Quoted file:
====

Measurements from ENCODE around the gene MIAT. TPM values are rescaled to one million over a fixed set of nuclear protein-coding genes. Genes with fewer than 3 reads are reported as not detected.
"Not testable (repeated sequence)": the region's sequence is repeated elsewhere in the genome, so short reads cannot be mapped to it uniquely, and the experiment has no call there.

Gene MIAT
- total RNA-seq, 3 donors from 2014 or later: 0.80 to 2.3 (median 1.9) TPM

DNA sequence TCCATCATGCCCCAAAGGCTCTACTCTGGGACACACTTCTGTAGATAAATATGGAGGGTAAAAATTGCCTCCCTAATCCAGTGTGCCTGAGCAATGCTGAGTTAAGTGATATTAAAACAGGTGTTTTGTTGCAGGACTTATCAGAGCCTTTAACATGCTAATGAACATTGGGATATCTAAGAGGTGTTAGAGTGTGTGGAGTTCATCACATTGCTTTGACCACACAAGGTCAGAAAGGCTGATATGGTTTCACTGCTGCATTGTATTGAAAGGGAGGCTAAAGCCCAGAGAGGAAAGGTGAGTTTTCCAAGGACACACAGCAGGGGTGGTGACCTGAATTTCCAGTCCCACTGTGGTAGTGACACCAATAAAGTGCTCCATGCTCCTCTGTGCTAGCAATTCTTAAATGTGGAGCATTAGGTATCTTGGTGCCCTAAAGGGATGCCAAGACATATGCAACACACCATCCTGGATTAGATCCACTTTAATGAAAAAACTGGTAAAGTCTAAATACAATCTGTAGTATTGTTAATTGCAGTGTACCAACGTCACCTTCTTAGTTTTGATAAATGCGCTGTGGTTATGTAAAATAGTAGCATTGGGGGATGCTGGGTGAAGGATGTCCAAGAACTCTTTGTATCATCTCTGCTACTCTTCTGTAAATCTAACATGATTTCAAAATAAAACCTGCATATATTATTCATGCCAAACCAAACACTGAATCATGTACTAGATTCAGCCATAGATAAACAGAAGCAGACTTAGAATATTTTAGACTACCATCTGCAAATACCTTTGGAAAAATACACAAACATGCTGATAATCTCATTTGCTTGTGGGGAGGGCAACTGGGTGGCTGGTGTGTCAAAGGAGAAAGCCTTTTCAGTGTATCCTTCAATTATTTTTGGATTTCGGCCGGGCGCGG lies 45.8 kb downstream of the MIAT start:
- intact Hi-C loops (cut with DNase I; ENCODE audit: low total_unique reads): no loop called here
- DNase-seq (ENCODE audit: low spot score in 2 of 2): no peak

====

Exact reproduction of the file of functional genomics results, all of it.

Measurements from ENCODE around the gene MIAT. TPM values are rescaled to one million over a fixed set of nuclear protein-coding genes. Genes with fewer than 3 reads are reported as not detected.
"Not testable (repeated sequence)": the region's sequence is repeated elsewhere in the genome, so short reads cannot be mapped to it uniquely, and the experiment has no call there.

Gene MIAT
- total RNA-seq, 3 donors from 2014 or later: 0.80 to 2.3 (median 1.9) TPM

DNA sequence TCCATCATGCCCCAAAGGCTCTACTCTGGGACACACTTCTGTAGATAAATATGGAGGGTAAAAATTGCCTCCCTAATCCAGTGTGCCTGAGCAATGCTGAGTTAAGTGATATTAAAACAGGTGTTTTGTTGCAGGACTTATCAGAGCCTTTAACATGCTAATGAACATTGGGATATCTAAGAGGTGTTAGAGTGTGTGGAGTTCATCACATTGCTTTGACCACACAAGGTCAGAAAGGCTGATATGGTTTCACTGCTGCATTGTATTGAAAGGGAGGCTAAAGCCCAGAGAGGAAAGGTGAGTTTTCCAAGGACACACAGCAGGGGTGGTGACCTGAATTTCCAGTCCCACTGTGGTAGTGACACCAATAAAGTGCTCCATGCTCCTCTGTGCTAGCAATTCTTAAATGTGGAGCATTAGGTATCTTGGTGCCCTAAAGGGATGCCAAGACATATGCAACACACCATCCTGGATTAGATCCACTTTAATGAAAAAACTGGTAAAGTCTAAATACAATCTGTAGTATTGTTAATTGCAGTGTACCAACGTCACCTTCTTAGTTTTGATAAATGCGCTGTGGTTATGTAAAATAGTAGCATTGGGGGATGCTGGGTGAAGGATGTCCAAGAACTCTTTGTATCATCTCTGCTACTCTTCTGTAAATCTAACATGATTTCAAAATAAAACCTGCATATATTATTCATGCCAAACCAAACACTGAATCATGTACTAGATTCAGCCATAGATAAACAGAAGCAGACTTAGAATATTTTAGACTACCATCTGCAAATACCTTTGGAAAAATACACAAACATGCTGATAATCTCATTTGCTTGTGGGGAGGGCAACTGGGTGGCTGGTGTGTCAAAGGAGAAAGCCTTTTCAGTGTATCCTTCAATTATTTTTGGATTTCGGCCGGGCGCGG lies 45.8 kb downstream of the MIAT start:
- intact Hi-C loops (cut with DNase I; ENCODE audit: low total_unique reads): no loop called here
- DNase-seq (ENCODE audit: low spot score in 2 of 2): no peak